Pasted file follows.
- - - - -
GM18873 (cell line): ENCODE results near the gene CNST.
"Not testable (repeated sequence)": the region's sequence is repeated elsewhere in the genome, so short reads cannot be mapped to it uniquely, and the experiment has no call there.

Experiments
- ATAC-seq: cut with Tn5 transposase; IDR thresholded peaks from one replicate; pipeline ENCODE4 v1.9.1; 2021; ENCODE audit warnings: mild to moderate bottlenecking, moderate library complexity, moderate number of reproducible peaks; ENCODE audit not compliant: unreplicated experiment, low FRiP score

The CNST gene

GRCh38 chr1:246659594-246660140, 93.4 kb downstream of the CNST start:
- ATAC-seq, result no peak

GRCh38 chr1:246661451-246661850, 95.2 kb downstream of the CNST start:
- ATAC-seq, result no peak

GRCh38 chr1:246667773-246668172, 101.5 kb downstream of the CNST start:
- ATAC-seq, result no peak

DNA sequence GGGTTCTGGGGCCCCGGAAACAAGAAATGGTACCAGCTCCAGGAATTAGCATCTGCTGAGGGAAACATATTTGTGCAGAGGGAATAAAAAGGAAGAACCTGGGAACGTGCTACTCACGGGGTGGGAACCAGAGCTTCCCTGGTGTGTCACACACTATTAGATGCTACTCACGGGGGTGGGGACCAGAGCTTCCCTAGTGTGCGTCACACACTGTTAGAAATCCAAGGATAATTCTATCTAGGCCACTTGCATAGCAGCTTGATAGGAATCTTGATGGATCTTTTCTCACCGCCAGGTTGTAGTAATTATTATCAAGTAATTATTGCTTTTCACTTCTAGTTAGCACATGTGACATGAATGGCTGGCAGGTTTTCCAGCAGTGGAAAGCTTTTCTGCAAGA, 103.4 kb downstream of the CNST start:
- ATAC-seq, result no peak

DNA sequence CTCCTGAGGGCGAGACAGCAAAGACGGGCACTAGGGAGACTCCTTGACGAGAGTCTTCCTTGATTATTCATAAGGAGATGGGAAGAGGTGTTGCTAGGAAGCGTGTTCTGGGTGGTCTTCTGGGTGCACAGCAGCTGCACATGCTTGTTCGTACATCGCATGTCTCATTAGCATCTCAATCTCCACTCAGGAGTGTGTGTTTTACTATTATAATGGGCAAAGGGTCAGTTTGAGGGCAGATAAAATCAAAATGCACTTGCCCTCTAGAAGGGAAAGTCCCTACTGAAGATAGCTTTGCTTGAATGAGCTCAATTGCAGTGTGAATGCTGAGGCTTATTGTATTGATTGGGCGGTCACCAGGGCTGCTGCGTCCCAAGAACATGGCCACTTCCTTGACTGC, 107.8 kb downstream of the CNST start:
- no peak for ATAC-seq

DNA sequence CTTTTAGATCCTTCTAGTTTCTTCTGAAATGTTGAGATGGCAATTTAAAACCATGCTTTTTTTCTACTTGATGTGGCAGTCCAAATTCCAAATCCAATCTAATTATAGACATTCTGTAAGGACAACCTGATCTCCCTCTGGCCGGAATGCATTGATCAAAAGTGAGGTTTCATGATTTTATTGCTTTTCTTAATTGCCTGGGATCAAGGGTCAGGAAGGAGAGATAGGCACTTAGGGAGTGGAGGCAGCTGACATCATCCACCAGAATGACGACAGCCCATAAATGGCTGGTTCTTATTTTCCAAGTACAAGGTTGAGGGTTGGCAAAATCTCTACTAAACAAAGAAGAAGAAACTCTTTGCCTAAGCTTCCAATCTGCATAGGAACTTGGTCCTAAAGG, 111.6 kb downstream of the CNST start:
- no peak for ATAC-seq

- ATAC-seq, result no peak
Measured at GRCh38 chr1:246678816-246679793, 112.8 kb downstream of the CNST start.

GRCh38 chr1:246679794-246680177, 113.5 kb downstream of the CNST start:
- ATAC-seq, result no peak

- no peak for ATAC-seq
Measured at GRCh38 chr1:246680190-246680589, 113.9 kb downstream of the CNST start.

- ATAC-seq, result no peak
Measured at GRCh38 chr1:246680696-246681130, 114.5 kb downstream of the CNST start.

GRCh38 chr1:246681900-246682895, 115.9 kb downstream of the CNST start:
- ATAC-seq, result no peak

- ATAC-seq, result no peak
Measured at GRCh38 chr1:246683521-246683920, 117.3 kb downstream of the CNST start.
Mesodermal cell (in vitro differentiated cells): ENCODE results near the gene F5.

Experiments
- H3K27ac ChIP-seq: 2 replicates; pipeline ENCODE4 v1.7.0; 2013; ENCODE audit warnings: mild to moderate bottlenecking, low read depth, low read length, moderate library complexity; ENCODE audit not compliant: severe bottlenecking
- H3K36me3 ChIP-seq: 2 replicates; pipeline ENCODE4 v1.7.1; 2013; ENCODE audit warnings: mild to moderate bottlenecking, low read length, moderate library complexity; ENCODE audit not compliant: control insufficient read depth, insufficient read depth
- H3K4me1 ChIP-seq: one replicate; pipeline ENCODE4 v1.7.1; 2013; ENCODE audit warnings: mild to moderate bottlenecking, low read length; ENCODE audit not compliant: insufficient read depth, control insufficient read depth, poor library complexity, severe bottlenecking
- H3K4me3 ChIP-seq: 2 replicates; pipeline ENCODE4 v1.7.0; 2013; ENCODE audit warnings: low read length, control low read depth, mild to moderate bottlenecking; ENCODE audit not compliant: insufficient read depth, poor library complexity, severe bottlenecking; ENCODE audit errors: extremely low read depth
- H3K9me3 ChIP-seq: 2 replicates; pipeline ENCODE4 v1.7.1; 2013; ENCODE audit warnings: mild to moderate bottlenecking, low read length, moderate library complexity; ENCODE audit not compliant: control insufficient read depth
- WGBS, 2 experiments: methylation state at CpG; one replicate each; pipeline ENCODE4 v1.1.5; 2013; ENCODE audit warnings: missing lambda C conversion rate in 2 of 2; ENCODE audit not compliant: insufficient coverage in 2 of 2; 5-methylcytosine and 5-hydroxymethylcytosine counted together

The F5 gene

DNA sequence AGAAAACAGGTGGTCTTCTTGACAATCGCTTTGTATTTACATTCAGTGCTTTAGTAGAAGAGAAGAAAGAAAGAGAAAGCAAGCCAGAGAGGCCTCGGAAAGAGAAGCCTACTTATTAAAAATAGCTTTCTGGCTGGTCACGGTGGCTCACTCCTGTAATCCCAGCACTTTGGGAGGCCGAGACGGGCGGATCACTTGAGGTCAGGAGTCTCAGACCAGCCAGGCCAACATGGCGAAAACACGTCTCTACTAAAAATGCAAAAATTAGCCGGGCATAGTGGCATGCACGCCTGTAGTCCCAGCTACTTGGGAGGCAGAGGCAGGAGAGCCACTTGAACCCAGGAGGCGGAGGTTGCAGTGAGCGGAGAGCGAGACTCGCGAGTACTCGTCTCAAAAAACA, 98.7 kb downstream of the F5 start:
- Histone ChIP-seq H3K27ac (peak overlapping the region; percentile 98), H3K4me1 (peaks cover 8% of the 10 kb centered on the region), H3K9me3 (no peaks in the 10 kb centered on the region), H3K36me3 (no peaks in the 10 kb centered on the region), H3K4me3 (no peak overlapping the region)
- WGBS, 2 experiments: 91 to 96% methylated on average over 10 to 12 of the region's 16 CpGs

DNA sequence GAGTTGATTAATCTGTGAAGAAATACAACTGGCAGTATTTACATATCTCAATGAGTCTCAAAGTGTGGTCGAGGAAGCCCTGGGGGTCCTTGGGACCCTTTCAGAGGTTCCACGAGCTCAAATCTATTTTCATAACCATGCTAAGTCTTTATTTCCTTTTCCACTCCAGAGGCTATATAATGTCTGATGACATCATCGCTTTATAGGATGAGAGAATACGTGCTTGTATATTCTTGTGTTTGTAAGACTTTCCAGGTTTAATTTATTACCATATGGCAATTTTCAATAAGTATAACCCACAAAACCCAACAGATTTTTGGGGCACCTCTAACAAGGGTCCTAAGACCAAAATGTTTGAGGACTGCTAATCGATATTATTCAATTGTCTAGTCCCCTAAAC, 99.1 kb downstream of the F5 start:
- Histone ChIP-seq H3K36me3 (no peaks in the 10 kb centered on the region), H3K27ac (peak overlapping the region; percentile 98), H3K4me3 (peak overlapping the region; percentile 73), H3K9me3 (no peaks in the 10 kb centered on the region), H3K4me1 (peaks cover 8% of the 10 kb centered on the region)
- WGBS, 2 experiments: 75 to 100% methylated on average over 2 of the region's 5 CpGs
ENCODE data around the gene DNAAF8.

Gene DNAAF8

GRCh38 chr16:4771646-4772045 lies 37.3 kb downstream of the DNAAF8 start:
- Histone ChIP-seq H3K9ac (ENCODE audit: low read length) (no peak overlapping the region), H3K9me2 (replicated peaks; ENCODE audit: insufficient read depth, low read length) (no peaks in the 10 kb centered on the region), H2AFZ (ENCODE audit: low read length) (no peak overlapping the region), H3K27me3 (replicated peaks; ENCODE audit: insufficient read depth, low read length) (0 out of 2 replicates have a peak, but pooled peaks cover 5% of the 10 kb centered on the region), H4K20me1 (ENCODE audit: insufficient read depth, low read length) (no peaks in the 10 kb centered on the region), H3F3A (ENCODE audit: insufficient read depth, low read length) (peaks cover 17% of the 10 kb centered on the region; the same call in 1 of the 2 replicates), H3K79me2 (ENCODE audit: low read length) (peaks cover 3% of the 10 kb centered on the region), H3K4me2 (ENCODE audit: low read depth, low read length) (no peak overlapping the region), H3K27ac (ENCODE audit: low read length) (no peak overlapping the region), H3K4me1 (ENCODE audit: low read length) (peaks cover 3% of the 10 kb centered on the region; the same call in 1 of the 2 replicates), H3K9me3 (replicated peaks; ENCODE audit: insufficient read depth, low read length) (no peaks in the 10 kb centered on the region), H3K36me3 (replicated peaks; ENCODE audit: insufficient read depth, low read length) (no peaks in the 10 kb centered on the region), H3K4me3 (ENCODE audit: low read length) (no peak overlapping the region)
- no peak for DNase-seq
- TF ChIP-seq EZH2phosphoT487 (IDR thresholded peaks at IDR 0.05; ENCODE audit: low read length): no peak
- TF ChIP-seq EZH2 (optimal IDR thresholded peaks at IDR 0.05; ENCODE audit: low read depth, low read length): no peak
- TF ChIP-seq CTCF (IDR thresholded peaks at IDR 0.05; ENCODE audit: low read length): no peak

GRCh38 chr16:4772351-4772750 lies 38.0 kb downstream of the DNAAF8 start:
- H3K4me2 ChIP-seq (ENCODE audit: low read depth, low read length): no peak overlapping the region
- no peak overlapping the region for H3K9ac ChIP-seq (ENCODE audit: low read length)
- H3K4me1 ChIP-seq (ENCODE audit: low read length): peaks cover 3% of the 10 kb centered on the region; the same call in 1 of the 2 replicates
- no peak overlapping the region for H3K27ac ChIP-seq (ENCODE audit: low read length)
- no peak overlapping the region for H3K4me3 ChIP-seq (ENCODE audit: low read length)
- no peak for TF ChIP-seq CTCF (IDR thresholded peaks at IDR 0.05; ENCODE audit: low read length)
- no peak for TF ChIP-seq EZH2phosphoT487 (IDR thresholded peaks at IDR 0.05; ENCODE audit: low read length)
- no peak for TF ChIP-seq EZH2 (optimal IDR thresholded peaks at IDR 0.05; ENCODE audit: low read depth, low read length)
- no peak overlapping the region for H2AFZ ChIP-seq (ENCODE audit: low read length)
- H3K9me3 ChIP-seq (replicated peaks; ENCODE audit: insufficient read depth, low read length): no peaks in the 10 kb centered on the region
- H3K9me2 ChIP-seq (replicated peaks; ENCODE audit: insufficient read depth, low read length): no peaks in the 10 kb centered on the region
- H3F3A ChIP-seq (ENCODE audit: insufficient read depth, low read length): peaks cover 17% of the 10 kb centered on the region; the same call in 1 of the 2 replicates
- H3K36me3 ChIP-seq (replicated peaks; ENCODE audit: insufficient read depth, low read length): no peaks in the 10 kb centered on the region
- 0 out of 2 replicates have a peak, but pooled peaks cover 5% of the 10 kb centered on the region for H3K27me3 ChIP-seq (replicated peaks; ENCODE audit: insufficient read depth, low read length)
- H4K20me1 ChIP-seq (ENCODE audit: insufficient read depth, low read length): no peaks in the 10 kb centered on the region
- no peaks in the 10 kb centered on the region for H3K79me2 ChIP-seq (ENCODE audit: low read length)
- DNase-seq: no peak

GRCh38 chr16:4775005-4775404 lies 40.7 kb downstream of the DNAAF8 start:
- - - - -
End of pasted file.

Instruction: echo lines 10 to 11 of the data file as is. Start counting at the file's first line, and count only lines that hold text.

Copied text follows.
GRCh38 chr1:246667773-246668172, 101.5 kb downstream of the CNST start:
- ATAC-seq, result no peak